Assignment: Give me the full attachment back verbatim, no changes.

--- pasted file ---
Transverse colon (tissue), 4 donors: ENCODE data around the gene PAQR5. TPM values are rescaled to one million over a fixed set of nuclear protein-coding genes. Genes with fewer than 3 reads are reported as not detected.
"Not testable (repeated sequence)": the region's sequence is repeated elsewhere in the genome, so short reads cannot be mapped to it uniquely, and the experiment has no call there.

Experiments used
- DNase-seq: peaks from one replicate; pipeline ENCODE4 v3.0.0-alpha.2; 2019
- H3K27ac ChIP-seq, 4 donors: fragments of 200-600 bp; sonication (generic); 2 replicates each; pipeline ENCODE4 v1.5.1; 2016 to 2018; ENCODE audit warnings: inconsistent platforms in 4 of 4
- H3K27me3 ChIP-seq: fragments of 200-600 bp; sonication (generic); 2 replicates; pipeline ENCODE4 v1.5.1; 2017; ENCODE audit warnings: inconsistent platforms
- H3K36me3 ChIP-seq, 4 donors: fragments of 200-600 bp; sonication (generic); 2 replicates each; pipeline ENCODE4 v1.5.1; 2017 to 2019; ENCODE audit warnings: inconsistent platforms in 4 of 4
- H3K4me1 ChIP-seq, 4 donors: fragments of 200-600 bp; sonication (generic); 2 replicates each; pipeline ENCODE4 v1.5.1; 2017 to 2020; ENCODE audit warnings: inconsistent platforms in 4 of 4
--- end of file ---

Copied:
Transverse colon (tissue), 4 donors: ENCODE data around the gene PAQR5. TPM values are rescaled to one million over a fixed set of nuclear protein-coding genes. Genes with fewer than 3 reads are reported as not detected.
"Not testable (repeated sequence)": the region's sequence is repeated elsewhere in the genome, so short reads cannot be mapped to it uniquely, and the experiment has no call there.

Experiments used
- DNase-seq: peaks from one replicate; pipeline ENCODE4 v3.0.0-alpha.2; 2019
- H3K27ac ChIP-seq, 4 donors: fragments of 200-600 bp; sonication (generic); 2 replicates each; pipeline ENCODE4 v1.5.1; 2016 to 2018; ENCODE audit warnings: inconsistent platforms in 4 of 4
- H3K27me3 ChIP-seq: fragments of 200-600 bp; sonication (generic); 2 replicates; pipeline ENCODE4 v1.5.1; 2017; ENCODE audit warnings: inconsistent platforms
- H3K36me3 ChIP-seq, 4 donors: fragments of 200-600 bp; sonication (generic); 2 replicates each; pipeline ENCODE4 v1.5.1; 2017 to 2019; ENCODE audit warnings: inconsistent platforms in 4 of 4
- H3K4me1 ChIP-seq, 4 donors: fragments of 200-600 bp; sonication (generic); 2 replicates each; pipeline ENCODE4 v1.5.1; 2017 to 2020; ENCODE audit warnings: inconsistent platforms in 4 of 4